To our readers,
We are excited and honored to inaugurate volume 42 of the Nassau Weekly. Since 1979, the publication has been distributed on campus every week as one of Princeton’s primary print publications. It has marked the passage of time on campus at once in the tradition of the local American print newspaper and simultaneously as a product of its particular time and place.
As we put together an issue to celebrate our fortieth anniversary last year, we came to appreciate the degree to which it is not only a local newspaper in the traditional sense but a campus weekly, not overly concerned with news as it is current, but much more concerned with the impulse and ability to reflect and to create. When founders Robert Faggen ’82, Marc Fisher ’80, and David Remnick ’81 began the publication nearly forty-one years ago, they did so with a vision: The Nass would be a place where Princeton’s aspiring writers, designers, and creators could find a home for their work–and where readers could find a place to read it.
Every week, the Nass tries to be thoughtful, to grapple with what is happening around us on campus; locally, nationally, and globally in order to vitalize our campus, spark discussions, and share perspectives. We believe that self-reflection is invaluable to a campus community. In its best moments, the Nass publishes articles in which authors take on their own assumptions, standing their ground while maintaining humility and leaving the reader with the ability to ask the right questions.
For more than a decade, the Nass has had the privilege of remaining in print, even as fellow travelers in print journalism have continued their march into archives. We are deeply grateful to WPRB and its trustees for their belief in our project and their continued support. The radio station, a fellow bastion of alternative media on campus, has been the generous benefactor of the publication as we have maintained our independence from the University.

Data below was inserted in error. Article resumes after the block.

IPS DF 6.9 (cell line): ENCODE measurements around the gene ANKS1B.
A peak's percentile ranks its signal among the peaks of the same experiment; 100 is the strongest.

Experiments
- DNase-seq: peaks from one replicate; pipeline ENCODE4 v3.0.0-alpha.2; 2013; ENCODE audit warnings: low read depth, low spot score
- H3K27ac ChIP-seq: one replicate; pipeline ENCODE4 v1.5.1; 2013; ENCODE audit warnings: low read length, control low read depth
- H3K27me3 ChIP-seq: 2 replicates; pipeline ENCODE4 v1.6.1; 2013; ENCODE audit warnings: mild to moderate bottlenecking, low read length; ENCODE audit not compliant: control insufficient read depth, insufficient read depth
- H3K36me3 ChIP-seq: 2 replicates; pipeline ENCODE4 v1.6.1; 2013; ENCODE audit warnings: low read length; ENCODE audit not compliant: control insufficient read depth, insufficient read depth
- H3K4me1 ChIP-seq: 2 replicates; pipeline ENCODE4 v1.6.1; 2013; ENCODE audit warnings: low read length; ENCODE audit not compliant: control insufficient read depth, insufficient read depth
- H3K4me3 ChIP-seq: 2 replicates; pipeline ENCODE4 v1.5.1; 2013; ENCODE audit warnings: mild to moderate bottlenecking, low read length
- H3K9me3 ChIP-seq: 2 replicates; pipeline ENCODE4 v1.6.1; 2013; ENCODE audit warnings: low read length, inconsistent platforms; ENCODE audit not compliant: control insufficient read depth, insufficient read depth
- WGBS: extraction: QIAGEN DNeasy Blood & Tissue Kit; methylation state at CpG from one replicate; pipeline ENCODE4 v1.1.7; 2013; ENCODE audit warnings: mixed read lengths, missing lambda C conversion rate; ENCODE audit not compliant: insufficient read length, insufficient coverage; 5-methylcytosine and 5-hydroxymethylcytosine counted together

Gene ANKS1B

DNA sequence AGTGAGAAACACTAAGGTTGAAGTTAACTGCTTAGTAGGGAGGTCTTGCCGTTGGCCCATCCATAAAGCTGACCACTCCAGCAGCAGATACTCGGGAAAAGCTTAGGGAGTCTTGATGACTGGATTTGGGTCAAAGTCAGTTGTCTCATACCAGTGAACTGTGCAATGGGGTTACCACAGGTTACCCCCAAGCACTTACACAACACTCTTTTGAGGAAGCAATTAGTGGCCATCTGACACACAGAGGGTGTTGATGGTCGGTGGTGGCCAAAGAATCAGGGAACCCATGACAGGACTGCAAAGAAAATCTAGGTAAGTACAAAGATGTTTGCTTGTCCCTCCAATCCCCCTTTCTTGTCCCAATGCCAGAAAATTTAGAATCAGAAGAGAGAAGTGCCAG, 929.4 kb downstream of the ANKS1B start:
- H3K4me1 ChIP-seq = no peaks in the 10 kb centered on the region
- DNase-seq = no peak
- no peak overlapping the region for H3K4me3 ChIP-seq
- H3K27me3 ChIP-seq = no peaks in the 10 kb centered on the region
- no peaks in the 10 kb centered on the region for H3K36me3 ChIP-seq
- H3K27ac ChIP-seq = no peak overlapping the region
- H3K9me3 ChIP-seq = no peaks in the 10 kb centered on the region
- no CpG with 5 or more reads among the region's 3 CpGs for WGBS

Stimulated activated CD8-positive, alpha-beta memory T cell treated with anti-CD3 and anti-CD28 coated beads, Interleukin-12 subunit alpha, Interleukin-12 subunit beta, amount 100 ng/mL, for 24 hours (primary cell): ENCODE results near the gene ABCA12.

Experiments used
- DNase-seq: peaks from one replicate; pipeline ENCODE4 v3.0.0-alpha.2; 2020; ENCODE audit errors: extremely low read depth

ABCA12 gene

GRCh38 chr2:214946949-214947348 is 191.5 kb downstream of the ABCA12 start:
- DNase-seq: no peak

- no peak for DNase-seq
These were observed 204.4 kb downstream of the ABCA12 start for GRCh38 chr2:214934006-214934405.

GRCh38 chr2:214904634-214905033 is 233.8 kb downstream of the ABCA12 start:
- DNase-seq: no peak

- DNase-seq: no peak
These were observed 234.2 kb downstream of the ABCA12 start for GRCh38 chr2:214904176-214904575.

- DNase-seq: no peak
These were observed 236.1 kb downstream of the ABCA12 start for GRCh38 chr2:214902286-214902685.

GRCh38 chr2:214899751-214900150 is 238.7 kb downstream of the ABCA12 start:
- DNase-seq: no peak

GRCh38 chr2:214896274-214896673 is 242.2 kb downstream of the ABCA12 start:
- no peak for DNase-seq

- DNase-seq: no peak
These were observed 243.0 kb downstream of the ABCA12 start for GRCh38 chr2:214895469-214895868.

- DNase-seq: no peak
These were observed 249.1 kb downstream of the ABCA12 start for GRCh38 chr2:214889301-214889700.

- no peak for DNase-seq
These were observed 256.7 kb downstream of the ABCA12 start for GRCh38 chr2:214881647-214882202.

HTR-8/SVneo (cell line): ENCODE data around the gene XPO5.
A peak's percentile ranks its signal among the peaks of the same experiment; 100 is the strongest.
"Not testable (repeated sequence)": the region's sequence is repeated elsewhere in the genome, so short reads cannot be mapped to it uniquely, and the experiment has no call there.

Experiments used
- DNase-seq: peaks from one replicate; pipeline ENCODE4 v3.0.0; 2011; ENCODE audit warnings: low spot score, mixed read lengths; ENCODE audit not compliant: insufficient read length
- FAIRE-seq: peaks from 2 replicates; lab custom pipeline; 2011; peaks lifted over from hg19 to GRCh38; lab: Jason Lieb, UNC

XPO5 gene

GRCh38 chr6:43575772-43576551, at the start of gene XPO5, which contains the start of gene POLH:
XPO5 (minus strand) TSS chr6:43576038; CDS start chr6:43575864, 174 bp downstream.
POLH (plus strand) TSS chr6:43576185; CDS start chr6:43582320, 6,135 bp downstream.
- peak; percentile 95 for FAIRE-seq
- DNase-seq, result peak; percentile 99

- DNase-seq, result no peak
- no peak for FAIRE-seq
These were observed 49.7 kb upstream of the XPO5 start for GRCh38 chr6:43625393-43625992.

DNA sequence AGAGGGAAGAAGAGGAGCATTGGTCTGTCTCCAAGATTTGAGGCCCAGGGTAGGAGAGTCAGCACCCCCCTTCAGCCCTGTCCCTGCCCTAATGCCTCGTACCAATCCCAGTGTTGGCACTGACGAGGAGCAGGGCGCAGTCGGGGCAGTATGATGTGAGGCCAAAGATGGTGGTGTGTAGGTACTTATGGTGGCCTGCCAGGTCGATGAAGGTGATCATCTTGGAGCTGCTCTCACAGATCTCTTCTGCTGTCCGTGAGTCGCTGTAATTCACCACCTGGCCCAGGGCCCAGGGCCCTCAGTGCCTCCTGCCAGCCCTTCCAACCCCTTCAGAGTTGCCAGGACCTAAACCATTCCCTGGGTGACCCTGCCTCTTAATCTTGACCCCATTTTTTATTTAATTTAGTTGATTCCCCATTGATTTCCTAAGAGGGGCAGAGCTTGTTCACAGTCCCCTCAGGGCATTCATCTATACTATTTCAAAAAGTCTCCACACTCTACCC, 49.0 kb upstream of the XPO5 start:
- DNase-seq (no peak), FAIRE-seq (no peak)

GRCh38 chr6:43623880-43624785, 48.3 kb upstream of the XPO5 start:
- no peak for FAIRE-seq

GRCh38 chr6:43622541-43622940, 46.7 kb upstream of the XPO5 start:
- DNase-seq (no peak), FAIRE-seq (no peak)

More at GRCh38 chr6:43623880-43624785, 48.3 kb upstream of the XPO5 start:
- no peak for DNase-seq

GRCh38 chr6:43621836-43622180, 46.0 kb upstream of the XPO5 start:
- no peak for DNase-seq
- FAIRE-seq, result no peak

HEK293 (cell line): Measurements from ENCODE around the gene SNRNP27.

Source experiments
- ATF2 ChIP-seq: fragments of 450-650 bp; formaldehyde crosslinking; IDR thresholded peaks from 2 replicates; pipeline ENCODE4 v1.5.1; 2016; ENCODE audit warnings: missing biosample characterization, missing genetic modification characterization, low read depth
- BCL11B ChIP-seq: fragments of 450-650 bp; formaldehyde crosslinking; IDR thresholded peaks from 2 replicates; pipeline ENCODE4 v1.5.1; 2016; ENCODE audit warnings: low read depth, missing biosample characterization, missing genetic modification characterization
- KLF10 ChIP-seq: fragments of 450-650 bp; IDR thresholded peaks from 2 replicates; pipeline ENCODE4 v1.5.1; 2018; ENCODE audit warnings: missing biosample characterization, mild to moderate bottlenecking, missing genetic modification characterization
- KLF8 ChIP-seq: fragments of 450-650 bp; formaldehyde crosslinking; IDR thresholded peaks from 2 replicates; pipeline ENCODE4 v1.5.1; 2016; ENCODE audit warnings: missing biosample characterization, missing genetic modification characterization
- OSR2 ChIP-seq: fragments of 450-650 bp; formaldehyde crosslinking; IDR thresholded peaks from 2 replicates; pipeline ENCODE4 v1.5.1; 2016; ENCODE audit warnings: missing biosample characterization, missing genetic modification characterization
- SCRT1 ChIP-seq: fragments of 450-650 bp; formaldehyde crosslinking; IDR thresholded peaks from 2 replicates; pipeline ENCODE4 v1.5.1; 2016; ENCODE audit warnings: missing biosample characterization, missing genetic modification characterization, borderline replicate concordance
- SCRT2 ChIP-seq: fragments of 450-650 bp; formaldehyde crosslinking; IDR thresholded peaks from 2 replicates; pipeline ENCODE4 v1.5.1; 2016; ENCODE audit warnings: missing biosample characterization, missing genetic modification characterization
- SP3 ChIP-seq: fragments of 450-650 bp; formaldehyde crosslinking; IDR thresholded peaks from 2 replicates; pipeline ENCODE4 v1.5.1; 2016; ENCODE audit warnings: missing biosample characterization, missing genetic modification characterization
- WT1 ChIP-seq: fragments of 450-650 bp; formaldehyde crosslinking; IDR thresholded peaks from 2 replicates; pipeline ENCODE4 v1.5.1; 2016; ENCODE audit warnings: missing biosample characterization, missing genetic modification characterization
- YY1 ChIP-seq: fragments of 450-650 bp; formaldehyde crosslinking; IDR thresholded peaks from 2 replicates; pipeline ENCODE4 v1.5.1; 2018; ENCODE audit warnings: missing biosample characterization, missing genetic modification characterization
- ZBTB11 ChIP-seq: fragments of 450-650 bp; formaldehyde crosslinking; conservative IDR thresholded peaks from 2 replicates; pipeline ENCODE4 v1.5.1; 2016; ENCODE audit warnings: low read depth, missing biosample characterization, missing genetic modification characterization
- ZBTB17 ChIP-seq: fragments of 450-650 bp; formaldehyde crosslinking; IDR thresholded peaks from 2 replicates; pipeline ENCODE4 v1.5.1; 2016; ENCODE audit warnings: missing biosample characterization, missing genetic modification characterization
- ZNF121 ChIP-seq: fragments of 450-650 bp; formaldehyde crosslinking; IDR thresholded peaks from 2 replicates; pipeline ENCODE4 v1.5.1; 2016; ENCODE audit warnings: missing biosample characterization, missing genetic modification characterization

As the Nass moves forward into the next decade, we will continue our modernization, working with audio-visual journalism and sharing material online. Still, we maintain that our stories are best shared in print, that crosswords should be done in pen, with smudges, that Nass lists should be cut out, covers hung up, words read in the context of design, verbatims shared over brunch. As the piles in our archives age, the thin paper yellows into the satisfying tincture of past news. So will this issue, one day. And when future students open volume 42, number 1 in another forty-one years, they will understand how we shared it and share it with us.
With gratitude and anticipation,
Faith Emba ’21, Editor-in-Chief
Tess Solomon ’21, Editor-in-Chief